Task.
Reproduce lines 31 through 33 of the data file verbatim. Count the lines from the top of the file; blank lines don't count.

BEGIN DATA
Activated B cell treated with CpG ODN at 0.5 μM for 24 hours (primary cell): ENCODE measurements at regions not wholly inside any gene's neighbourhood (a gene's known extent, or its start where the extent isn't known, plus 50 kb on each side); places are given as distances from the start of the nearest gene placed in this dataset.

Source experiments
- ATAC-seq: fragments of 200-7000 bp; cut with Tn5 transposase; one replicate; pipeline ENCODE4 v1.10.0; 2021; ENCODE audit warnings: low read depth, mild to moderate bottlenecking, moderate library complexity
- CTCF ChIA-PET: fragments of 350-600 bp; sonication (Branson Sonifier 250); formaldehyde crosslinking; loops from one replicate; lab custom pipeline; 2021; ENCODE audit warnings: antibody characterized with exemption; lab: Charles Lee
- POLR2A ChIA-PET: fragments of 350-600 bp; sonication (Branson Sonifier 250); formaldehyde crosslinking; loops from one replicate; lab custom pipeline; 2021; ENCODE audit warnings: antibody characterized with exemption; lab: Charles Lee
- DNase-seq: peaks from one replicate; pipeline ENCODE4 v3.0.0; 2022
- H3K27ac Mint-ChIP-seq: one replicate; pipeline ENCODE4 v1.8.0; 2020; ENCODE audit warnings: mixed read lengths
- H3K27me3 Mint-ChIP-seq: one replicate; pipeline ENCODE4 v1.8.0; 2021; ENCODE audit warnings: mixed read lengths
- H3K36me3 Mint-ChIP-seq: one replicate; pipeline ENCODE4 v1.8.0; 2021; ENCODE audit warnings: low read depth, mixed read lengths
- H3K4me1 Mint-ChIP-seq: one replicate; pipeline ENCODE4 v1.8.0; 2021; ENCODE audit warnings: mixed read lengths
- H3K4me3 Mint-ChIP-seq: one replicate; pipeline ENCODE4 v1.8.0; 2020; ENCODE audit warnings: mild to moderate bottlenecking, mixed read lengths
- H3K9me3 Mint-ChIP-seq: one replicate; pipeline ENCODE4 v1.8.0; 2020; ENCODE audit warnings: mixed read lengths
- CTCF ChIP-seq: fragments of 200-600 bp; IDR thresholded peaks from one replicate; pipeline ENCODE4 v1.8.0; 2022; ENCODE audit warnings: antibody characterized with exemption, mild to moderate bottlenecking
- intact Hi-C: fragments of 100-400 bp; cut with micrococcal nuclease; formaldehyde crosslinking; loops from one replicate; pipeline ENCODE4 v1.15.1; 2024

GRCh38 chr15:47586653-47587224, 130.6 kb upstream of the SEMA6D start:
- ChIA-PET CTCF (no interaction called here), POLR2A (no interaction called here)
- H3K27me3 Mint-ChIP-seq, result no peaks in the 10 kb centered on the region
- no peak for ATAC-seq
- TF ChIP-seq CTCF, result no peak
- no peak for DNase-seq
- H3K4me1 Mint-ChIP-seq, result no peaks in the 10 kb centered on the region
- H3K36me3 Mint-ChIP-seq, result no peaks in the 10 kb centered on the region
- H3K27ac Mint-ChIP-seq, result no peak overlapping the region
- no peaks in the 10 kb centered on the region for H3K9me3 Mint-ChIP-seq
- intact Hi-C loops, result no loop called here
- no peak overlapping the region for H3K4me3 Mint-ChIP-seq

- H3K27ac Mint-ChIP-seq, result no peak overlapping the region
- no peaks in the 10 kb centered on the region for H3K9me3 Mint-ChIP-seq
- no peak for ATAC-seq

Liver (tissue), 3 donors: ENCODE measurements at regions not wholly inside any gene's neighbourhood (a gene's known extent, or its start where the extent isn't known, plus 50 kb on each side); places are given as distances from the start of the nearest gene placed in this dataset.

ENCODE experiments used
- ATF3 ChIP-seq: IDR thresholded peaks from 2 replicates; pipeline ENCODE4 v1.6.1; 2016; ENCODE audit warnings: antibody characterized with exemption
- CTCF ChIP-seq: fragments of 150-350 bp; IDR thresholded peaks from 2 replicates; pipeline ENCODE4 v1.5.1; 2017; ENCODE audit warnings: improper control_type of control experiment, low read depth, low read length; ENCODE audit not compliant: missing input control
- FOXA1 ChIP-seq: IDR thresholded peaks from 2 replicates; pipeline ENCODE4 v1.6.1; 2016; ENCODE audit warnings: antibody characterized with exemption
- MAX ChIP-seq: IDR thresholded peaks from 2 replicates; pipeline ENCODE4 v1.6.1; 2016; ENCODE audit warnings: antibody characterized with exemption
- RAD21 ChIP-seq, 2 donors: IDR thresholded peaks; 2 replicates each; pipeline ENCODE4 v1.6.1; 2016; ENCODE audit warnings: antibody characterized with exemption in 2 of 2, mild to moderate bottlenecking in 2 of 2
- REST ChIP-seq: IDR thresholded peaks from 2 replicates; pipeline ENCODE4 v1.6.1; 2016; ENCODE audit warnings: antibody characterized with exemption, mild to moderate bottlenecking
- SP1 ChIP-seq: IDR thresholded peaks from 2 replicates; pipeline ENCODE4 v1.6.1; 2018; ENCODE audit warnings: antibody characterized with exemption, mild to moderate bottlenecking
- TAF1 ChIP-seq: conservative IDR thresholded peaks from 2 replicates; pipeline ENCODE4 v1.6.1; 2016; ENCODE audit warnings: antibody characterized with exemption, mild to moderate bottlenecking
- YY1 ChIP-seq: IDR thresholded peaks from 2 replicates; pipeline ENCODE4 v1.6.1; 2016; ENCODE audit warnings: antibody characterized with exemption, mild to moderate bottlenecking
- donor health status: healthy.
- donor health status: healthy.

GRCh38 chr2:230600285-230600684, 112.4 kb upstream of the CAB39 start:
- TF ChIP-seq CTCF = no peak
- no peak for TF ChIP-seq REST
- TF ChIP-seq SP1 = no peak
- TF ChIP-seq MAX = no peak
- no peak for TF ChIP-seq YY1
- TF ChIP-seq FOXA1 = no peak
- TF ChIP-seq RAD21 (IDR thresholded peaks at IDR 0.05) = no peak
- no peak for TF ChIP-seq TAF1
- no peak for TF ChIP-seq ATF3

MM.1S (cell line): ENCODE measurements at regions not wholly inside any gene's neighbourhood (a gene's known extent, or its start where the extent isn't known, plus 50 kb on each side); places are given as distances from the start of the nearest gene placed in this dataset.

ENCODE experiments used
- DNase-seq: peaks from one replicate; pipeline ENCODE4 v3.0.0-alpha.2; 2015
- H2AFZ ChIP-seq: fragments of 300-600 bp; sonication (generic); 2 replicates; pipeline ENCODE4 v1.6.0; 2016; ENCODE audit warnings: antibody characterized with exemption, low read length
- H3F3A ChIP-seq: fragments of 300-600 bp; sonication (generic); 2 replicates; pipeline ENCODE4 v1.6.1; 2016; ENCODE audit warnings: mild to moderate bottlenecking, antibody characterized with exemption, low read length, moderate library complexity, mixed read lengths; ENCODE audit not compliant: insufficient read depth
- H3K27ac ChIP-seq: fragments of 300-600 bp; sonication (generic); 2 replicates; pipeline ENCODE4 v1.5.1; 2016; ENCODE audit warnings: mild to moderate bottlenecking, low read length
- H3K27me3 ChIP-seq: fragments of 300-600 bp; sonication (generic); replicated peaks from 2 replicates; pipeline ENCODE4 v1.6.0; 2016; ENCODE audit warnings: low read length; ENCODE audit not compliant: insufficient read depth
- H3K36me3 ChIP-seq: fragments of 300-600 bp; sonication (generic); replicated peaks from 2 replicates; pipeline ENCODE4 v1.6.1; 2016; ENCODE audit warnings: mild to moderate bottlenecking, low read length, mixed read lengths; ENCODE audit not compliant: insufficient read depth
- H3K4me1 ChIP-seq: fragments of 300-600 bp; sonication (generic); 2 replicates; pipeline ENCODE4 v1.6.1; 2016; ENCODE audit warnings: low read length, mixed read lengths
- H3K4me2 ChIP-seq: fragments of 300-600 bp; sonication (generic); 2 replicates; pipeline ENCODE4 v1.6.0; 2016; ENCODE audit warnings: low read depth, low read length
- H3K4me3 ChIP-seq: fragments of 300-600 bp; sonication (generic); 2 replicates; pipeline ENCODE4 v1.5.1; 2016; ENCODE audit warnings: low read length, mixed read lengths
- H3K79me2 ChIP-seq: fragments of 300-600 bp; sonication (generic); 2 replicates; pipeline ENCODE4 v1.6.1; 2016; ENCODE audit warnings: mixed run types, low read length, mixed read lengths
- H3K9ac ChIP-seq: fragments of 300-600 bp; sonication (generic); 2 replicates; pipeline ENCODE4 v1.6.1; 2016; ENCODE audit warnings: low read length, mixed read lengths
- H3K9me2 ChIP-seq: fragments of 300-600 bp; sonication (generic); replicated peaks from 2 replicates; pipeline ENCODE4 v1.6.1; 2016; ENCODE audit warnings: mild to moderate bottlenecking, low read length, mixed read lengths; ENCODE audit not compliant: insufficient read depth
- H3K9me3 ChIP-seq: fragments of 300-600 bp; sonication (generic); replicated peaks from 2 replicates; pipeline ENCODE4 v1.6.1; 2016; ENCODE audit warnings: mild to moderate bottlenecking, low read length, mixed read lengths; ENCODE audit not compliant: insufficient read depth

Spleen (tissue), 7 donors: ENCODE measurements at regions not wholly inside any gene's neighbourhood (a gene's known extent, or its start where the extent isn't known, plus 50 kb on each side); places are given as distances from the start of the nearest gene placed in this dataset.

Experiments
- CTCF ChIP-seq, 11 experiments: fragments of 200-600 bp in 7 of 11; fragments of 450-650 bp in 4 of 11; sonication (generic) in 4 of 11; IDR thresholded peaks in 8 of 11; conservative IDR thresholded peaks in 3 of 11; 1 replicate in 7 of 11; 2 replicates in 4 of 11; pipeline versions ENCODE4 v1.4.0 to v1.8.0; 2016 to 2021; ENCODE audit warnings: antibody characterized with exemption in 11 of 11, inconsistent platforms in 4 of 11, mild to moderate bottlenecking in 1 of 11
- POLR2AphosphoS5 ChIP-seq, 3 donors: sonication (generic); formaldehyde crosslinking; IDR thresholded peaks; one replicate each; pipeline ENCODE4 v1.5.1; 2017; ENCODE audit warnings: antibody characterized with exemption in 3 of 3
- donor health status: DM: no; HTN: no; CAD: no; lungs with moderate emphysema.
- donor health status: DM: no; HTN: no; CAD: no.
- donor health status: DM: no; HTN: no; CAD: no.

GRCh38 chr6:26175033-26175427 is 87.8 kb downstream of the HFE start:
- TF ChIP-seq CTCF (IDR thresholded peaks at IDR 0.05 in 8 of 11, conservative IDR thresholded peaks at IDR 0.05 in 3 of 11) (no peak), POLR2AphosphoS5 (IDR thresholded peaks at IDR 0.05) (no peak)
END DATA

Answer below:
ENCODE experiments used
- ATF3 ChIP-seq: IDR thresholded peaks from 2 replicates; pipeline ENCODE4 v1.6.1; 2016; ENCODE audit warnings: antibody characterized with exemption
- CTCF ChIP-seq: fragments of 150-350 bp; IDR thresholded peaks from 2 replicates; pipeline ENCODE4 v1.5.1; 2017; ENCODE audit warnings: improper control_type of control experiment, low read depth, low read length; ENCODE audit not compliant: missing input control